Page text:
JM: What are some of the incentives you are getting in Indiana that you are not in Michigan?
EK: For recycling, they have a variety of programs. As I understand it, for green projects and recycling initiatives, they will match you dollar for dollar on investment with a no interest, seven-year loan. If I buy a piece of equipment to use it down there, I obviously can't take it out of Indiana. With the Bandit being a mobile unit, I could only use it in Indiana if they help fund it. They give you money for seven years at no interest, which is certainly a gift. They are very generous. They also have some other grants available.
JM: How do you like your Bandit grinders?
EK: We are very pleased with them. They are producing a quality product.
MT: I agree. I haven't operated it, but I watch it run when we are at the yard. It's very easy to maintain.
JM: Generally how many tons of shingles do you grind per hour or per day?
MT: I think our best day was close to 400 tons. We are doing right around 70 to 75 ton per hour.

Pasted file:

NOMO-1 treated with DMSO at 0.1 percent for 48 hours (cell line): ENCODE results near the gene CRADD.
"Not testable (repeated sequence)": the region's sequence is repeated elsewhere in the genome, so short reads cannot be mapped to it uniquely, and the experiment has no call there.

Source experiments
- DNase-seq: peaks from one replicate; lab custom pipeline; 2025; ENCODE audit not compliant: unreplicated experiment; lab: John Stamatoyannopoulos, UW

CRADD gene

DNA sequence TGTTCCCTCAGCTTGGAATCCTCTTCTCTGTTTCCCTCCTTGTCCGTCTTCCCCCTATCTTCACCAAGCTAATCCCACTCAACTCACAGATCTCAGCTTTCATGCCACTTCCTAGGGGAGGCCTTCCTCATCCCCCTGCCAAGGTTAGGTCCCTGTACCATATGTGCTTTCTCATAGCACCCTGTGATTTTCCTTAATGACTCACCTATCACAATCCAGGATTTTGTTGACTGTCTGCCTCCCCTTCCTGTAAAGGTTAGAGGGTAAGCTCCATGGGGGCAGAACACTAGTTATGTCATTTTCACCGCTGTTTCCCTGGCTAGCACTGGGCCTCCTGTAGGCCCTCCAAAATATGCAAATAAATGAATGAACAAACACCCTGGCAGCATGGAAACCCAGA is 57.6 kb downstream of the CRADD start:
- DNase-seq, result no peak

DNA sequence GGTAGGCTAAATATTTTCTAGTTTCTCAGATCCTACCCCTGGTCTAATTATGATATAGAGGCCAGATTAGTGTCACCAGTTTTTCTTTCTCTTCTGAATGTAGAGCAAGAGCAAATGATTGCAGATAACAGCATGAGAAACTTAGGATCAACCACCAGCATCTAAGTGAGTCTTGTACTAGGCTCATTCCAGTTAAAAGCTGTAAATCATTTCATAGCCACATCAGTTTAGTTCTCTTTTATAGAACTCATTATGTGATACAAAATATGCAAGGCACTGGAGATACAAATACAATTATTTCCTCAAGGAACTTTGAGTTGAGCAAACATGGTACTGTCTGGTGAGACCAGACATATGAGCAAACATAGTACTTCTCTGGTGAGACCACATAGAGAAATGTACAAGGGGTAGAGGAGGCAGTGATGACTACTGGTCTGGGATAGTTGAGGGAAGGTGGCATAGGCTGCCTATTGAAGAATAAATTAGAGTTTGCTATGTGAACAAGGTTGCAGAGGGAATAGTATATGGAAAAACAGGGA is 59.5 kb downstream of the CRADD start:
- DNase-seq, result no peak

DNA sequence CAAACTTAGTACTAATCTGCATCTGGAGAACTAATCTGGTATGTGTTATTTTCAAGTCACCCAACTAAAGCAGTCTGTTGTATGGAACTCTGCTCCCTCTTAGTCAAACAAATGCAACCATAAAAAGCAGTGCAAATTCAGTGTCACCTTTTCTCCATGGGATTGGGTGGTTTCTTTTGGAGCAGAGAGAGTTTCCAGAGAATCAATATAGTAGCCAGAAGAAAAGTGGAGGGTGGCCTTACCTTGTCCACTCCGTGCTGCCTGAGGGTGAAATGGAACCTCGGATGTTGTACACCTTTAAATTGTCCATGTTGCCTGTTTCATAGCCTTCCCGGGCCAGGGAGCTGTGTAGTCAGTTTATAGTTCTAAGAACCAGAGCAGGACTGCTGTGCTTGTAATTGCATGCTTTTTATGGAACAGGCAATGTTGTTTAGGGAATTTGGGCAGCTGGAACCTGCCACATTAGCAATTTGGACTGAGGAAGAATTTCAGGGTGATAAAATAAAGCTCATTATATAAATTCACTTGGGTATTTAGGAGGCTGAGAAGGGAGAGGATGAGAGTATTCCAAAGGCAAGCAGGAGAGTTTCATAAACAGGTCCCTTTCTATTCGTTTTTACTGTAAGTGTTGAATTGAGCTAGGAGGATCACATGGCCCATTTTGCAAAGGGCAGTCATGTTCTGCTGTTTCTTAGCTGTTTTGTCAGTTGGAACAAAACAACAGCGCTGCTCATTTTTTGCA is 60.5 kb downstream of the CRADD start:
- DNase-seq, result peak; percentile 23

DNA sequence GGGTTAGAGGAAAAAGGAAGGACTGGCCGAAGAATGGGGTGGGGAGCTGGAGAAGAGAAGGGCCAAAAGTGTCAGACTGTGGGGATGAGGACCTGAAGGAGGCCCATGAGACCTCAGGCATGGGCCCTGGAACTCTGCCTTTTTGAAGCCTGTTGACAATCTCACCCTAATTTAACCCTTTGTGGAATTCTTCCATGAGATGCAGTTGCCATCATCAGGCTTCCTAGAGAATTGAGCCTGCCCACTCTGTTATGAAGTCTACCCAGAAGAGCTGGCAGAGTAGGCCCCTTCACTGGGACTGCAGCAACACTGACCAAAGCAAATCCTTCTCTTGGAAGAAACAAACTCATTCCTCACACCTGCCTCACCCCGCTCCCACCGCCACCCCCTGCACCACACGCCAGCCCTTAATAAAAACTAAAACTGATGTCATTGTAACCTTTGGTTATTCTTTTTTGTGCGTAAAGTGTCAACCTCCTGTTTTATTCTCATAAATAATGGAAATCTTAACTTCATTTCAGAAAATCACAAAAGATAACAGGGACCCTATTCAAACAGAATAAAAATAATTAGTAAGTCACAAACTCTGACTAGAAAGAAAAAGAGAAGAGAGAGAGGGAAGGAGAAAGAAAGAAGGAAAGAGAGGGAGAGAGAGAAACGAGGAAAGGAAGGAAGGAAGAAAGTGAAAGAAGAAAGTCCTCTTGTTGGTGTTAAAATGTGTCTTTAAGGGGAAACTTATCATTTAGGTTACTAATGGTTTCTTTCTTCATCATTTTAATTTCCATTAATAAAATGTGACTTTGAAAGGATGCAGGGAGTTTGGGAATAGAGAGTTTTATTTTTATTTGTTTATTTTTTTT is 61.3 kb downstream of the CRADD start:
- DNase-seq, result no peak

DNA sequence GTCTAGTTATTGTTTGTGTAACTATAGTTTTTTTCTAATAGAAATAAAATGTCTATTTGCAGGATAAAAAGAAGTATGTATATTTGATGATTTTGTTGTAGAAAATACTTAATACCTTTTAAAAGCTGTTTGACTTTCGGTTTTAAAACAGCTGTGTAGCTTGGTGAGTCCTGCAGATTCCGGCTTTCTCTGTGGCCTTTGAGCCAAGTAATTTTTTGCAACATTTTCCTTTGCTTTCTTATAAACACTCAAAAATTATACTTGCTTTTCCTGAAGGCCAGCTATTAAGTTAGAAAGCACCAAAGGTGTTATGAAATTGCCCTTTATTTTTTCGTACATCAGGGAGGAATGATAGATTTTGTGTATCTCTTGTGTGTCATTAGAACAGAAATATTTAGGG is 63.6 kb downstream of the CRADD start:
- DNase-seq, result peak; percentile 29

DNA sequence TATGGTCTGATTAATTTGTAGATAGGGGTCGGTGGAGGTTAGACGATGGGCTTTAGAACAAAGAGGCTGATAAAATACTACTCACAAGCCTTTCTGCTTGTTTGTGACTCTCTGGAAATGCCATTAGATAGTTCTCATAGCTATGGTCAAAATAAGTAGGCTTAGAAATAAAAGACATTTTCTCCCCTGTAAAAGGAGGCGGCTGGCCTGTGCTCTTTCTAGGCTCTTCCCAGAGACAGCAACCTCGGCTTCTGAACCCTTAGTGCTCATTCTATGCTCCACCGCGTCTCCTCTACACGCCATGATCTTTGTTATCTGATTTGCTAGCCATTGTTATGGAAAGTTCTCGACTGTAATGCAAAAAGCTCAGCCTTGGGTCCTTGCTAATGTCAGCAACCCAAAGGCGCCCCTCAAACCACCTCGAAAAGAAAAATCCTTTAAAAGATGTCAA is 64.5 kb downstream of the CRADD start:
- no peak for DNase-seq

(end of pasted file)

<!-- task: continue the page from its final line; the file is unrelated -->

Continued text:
JM: What size is the end product you are trying to end up with?
MT: We are about 1/2" or less.
JM: Is that going directly into the hot mix?
MT: We grind into the gravel train trucks and they bring us the hot mix asphalt.
JM: What kind of percentage of shingles are they mixing with the asphalt?
MT: They are doing a 5% mix.
JM: All of this is going into parking lots and pathways?
EK: We need the DOT to write a spec so that it can be used in public roadways. They could decide to do a county project and make a county road with it, if they chose.
JM: Do you know of any of them that have done that?
EK: We are starting to talk to Muskegon County, and I know that Michigan Paving did some projects in Allegan County.
JM: Is the end-user that is working with Michigan Paving happy with the quality of asphalt-shingle supplemented pavement?